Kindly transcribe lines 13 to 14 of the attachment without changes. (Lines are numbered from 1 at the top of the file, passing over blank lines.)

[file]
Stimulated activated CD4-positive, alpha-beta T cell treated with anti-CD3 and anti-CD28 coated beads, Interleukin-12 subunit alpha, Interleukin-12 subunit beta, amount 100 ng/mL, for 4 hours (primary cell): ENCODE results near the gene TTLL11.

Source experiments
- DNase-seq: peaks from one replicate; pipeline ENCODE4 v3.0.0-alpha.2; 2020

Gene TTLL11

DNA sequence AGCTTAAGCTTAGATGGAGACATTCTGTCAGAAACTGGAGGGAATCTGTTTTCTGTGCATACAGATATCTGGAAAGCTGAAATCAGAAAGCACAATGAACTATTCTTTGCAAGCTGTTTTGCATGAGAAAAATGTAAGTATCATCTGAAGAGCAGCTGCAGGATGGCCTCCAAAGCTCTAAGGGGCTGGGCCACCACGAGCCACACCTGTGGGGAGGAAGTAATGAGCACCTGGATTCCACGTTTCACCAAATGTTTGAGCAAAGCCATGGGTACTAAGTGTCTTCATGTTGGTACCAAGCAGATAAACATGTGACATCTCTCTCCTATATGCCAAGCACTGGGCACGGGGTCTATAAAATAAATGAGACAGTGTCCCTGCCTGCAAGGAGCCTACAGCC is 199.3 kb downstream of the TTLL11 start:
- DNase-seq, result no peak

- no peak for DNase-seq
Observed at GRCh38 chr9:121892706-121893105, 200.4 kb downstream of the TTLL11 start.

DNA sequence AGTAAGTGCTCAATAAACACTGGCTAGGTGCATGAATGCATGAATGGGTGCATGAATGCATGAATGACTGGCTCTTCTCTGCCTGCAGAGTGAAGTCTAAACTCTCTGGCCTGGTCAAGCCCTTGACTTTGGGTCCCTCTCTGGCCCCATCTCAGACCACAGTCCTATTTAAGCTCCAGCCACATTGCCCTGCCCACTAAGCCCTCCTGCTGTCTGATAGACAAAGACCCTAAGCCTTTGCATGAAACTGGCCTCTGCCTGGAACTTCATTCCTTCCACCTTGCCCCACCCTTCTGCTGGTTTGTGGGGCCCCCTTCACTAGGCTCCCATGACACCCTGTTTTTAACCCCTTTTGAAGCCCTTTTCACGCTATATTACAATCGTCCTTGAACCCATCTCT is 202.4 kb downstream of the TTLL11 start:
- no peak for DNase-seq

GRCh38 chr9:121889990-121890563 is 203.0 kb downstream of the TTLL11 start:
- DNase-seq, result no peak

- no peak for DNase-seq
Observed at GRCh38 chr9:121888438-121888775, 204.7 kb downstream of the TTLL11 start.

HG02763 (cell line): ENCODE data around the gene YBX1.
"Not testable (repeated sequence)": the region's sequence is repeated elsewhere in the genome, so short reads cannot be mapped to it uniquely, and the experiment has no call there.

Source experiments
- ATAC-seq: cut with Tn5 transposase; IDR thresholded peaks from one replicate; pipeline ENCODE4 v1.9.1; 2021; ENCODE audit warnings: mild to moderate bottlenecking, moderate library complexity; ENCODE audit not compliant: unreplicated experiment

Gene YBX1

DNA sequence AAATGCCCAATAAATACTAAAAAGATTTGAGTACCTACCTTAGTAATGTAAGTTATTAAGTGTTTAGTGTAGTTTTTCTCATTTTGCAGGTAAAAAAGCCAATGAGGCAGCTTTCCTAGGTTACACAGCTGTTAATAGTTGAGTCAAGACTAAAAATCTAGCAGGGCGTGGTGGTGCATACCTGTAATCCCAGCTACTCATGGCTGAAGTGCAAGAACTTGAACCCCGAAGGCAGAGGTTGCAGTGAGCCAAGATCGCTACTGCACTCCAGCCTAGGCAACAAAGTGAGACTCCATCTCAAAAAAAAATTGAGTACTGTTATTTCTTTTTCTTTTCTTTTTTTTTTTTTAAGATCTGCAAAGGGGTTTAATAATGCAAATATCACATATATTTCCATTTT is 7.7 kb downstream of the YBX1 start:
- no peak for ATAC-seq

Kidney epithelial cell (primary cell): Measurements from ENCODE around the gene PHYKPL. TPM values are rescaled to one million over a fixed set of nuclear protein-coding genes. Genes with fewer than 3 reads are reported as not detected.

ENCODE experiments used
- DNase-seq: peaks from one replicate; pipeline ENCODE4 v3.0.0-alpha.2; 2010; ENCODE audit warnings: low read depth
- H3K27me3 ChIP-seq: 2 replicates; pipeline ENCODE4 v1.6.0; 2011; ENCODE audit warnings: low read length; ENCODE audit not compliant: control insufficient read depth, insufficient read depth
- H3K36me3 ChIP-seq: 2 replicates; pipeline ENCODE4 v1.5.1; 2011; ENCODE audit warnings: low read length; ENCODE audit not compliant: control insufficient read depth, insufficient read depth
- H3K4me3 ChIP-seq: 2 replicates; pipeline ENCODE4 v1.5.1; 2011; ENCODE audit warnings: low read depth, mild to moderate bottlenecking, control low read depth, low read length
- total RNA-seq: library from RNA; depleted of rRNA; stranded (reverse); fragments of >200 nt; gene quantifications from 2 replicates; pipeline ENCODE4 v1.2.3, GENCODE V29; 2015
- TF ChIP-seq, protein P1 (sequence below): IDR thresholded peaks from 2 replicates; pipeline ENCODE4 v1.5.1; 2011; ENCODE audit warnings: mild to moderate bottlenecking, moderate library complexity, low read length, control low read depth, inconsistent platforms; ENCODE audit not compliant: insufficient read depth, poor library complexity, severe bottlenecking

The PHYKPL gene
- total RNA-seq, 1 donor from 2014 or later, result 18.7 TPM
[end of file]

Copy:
- no peak for DNase-seq
Observed at GRCh38 chr9:121888438-121888775, 204.7 kb downstream of the TTLL11 start.